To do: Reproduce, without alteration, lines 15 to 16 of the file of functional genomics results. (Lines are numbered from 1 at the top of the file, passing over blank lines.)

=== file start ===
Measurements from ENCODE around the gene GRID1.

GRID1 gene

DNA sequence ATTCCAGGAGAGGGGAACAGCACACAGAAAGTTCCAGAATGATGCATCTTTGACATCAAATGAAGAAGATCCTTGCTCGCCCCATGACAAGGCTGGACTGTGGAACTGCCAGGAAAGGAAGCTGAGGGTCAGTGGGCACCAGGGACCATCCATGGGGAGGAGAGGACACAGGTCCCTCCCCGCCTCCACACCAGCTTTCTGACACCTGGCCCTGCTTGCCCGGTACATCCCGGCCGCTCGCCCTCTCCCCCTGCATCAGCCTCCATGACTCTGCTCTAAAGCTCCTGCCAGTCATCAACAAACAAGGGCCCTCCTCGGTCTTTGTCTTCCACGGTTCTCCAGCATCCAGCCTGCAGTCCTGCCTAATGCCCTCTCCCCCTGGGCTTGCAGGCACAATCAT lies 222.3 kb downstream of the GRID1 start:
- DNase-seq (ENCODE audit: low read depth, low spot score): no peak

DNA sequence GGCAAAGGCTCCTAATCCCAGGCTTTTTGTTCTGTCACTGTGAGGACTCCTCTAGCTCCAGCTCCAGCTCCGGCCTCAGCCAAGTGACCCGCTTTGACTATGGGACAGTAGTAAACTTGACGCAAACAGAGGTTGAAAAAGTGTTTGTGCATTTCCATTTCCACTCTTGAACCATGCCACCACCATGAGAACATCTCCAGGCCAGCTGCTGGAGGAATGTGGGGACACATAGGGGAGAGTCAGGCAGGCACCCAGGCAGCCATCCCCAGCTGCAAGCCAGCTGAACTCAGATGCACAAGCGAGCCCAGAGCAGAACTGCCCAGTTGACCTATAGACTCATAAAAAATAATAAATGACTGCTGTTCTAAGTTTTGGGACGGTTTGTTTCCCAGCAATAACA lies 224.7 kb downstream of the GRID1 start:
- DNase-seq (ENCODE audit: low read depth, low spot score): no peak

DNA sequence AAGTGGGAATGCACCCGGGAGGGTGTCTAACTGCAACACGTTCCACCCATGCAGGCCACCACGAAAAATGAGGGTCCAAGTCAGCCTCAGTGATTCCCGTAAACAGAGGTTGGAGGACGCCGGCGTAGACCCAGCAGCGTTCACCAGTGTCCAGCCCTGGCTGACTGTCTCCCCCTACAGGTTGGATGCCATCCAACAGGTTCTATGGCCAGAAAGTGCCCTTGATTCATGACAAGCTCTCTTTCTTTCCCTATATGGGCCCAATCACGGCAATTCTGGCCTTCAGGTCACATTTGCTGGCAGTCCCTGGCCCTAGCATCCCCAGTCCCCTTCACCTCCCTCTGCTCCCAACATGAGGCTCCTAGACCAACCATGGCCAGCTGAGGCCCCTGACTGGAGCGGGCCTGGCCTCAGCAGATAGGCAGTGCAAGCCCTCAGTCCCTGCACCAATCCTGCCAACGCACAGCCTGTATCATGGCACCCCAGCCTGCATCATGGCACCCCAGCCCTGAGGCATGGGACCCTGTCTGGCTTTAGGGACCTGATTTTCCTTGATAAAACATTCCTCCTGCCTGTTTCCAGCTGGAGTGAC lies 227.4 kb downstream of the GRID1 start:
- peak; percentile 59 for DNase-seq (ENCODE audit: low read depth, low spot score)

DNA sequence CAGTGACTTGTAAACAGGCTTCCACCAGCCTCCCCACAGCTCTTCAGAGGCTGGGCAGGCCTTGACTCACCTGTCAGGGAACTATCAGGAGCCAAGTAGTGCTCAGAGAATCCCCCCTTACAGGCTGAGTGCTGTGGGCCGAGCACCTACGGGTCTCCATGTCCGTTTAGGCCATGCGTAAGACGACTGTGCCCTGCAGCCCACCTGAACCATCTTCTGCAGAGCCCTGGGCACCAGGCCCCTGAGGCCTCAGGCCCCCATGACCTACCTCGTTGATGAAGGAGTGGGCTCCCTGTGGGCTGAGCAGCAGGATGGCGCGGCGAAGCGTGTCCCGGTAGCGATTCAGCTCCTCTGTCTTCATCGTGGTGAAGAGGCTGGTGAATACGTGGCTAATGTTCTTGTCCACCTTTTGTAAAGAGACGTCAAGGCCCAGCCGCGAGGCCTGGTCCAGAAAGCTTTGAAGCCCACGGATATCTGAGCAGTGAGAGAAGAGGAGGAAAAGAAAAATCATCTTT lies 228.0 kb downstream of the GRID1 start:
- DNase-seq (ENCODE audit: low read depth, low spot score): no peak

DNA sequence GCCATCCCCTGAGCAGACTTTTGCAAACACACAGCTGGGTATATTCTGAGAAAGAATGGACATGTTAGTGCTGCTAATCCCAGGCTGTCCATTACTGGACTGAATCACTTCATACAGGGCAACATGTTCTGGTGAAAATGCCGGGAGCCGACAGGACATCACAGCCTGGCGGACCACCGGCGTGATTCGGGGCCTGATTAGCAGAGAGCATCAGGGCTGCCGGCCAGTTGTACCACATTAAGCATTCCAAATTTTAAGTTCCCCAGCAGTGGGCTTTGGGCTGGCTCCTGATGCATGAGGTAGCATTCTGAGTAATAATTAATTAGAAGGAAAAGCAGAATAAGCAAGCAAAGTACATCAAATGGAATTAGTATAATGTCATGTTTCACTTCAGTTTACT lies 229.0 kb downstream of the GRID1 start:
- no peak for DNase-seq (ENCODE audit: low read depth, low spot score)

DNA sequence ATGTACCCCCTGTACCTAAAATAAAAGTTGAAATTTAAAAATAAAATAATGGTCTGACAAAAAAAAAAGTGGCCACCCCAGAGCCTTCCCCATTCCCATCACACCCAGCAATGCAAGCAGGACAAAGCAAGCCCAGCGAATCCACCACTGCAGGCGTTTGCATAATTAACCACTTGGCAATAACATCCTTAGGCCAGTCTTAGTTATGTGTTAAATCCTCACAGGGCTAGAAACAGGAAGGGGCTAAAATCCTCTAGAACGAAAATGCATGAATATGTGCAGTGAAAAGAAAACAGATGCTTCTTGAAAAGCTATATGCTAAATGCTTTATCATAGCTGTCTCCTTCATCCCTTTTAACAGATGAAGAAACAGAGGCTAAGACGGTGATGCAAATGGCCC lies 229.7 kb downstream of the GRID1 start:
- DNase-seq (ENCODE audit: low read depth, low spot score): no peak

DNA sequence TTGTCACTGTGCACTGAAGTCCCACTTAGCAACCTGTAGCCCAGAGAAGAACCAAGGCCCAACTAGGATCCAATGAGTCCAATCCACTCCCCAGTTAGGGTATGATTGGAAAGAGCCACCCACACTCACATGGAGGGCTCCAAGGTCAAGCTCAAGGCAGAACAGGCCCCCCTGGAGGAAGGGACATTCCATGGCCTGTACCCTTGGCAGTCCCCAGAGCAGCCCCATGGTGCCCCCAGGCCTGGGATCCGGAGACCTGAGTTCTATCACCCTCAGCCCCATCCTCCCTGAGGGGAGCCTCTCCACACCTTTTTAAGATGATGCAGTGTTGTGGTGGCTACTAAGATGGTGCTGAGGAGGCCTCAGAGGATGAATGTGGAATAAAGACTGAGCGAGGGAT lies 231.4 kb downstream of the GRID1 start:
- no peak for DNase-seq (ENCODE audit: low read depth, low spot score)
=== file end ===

DNA sequence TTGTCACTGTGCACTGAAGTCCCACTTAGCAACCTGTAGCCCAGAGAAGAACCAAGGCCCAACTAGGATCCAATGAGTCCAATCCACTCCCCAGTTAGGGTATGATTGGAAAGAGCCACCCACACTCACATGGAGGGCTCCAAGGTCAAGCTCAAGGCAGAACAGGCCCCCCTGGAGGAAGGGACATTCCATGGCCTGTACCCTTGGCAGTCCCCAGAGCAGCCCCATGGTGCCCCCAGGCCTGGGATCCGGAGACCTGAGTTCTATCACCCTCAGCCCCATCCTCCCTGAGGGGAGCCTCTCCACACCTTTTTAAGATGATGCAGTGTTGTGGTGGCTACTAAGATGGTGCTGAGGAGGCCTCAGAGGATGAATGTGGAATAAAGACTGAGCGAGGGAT lies 231.4 kb downstream of the GRID1 start:
- no peak for DNase-seq (ENCODE audit: low read depth, low spot score)